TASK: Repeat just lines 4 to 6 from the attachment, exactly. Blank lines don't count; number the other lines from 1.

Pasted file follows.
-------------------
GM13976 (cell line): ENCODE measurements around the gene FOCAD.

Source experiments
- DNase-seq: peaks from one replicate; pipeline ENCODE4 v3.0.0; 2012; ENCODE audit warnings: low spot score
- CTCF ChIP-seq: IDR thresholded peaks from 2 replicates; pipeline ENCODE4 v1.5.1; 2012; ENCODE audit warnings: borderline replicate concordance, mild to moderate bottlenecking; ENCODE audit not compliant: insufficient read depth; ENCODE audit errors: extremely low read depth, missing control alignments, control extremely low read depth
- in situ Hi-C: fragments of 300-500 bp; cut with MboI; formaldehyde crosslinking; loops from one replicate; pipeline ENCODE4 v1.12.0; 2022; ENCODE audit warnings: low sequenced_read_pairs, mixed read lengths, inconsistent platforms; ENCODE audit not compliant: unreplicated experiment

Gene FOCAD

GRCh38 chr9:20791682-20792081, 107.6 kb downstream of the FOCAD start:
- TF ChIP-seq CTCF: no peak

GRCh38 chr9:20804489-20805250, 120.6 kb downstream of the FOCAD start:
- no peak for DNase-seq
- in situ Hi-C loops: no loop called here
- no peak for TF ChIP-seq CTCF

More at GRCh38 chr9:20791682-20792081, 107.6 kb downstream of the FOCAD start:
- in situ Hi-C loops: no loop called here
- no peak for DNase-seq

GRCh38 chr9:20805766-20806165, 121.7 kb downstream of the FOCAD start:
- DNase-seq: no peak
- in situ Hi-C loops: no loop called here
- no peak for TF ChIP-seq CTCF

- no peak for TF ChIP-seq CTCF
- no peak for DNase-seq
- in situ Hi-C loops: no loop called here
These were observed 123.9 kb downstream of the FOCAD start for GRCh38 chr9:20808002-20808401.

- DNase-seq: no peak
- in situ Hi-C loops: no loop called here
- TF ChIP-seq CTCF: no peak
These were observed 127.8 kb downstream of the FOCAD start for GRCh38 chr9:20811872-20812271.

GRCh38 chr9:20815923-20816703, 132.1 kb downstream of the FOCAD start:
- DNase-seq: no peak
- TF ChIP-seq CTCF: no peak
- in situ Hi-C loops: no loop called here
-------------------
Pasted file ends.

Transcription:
- CTCF ChIP-seq: IDR thresholded peaks from 2 replicates; pipeline ENCODE4 v1.5.1; 2012; ENCODE audit warnings: borderline replicate concordance, mild to moderate bottlenecking; ENCODE audit not compliant: insufficient read depth; ENCODE audit errors: extremely low read depth, missing control alignments, control extremely low read depth
- in situ Hi-C: fragments of 300-500 bp; cut with MboI; formaldehyde crosslinking; loops from one replicate; pipeline ENCODE4 v1.12.0; 2022; ENCODE audit warnings: low sequenced_read_pairs, mixed read lengths, inconsistent platforms; ENCODE audit not compliant: unreplicated experiment

Gene FOCAD